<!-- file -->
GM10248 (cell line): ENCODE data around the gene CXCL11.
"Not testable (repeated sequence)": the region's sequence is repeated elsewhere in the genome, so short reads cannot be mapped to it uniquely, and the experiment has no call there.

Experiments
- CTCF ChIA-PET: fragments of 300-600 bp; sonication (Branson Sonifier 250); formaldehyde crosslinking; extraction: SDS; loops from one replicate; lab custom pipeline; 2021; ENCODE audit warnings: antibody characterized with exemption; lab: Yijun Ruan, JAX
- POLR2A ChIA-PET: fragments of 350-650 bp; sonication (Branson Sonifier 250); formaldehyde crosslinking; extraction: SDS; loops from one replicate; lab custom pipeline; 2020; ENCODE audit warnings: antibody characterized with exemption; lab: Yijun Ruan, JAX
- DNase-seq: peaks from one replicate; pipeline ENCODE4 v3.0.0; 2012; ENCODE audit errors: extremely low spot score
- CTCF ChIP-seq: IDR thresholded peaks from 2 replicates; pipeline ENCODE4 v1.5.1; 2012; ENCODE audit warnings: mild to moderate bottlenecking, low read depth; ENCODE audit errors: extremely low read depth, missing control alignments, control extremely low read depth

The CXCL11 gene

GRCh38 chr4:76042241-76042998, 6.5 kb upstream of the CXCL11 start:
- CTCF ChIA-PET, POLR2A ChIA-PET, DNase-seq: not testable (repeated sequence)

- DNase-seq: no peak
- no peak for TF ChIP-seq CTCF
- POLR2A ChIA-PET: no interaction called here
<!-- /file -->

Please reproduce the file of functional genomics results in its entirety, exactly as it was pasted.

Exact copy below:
GM10248 (cell line): ENCODE data around the gene CXCL11.
"Not testable (repeated sequence)": the region's sequence is repeated elsewhere in the genome, so short reads cannot be mapped to it uniquely, and the experiment has no call there.

Experiments
- CTCF ChIA-PET: fragments of 300-600 bp; sonication (Branson Sonifier 250); formaldehyde crosslinking; extraction: SDS; loops from one replicate; lab custom pipeline; 2021; ENCODE audit warnings: antibody characterized with exemption; lab: Yijun Ruan, JAX
- POLR2A ChIA-PET: fragments of 350-650 bp; sonication (Branson Sonifier 250); formaldehyde crosslinking; extraction: SDS; loops from one replicate; lab custom pipeline; 2020; ENCODE audit warnings: antibody characterized with exemption; lab: Yijun Ruan, JAX
- DNase-seq: peaks from one replicate; pipeline ENCODE4 v3.0.0; 2012; ENCODE audit errors: extremely low spot score
- CTCF ChIP-seq: IDR thresholded peaks from 2 replicates; pipeline ENCODE4 v1.5.1; 2012; ENCODE audit warnings: mild to moderate bottlenecking, low read depth; ENCODE audit errors: extremely low read depth, missing control alignments, control extremely low read depth

The CXCL11 gene

GRCh38 chr4:76042241-76042998, 6.5 kb upstream of the CXCL11 start:
- CTCF ChIA-PET, POLR2A ChIA-PET, DNase-seq: not testable (repeated sequence)

- DNase-seq: no peak
- no peak for TF ChIP-seq CTCF
- POLR2A ChIA-PET: no interaction called here